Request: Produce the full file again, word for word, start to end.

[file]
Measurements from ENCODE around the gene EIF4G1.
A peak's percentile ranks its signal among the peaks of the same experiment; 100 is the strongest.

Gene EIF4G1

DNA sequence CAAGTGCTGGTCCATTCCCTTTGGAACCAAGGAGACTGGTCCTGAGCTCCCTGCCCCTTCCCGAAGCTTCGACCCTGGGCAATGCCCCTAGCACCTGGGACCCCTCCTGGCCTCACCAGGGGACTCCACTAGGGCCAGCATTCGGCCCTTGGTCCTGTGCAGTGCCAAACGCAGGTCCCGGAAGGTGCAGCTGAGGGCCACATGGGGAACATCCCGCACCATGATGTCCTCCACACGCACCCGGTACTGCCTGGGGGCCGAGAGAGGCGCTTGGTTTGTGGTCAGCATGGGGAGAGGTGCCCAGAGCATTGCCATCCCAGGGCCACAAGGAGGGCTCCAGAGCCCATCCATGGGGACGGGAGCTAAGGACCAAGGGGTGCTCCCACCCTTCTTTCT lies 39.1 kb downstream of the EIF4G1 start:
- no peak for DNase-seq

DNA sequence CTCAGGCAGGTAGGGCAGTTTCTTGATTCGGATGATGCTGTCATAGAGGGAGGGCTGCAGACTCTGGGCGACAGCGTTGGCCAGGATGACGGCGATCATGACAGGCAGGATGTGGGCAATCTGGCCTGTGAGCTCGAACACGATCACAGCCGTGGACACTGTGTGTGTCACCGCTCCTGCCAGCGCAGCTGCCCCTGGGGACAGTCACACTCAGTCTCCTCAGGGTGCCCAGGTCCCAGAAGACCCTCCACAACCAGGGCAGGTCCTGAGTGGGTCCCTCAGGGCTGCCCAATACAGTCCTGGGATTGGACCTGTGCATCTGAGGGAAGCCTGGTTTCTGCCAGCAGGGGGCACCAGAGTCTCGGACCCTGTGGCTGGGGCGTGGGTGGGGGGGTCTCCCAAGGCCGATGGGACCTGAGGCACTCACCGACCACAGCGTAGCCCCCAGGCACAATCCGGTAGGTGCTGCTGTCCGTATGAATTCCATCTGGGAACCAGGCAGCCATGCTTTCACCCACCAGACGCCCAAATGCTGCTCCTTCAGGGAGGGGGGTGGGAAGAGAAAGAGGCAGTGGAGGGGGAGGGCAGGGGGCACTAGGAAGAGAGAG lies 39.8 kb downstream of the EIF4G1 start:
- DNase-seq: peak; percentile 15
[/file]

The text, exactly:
Measurements from ENCODE around the gene EIF4G1.
A peak's percentile ranks its signal among the peaks of the same experiment; 100 is the strongest.

Gene EIF4G1

DNA sequence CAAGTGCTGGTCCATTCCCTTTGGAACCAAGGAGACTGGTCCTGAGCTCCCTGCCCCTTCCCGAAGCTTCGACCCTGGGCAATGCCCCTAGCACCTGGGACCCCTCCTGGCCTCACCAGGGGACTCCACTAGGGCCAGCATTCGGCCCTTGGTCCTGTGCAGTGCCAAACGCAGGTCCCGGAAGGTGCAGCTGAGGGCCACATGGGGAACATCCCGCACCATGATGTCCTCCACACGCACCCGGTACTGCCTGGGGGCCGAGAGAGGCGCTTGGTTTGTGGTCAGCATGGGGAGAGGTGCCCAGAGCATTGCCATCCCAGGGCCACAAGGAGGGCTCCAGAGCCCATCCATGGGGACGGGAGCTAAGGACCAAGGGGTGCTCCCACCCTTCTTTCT lies 39.1 kb downstream of the EIF4G1 start:
- no peak for DNase-seq

DNA sequence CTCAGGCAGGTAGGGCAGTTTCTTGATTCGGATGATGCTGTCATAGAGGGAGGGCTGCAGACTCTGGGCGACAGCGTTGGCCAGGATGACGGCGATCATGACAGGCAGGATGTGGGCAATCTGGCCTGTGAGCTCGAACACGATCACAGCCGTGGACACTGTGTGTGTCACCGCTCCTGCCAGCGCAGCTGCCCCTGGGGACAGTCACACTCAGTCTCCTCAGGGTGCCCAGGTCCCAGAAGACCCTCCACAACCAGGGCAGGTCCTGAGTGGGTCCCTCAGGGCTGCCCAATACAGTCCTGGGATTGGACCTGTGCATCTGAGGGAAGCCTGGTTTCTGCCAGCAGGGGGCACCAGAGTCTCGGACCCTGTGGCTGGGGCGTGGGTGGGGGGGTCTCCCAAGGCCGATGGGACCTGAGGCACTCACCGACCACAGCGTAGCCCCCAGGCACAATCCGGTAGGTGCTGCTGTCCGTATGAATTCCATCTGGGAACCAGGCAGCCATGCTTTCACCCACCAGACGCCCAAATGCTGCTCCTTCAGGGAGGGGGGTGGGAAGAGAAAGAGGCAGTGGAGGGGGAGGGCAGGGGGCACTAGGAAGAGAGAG lies 39.8 kb downstream of the EIF4G1 start:
- DNase-seq: peak; percentile 15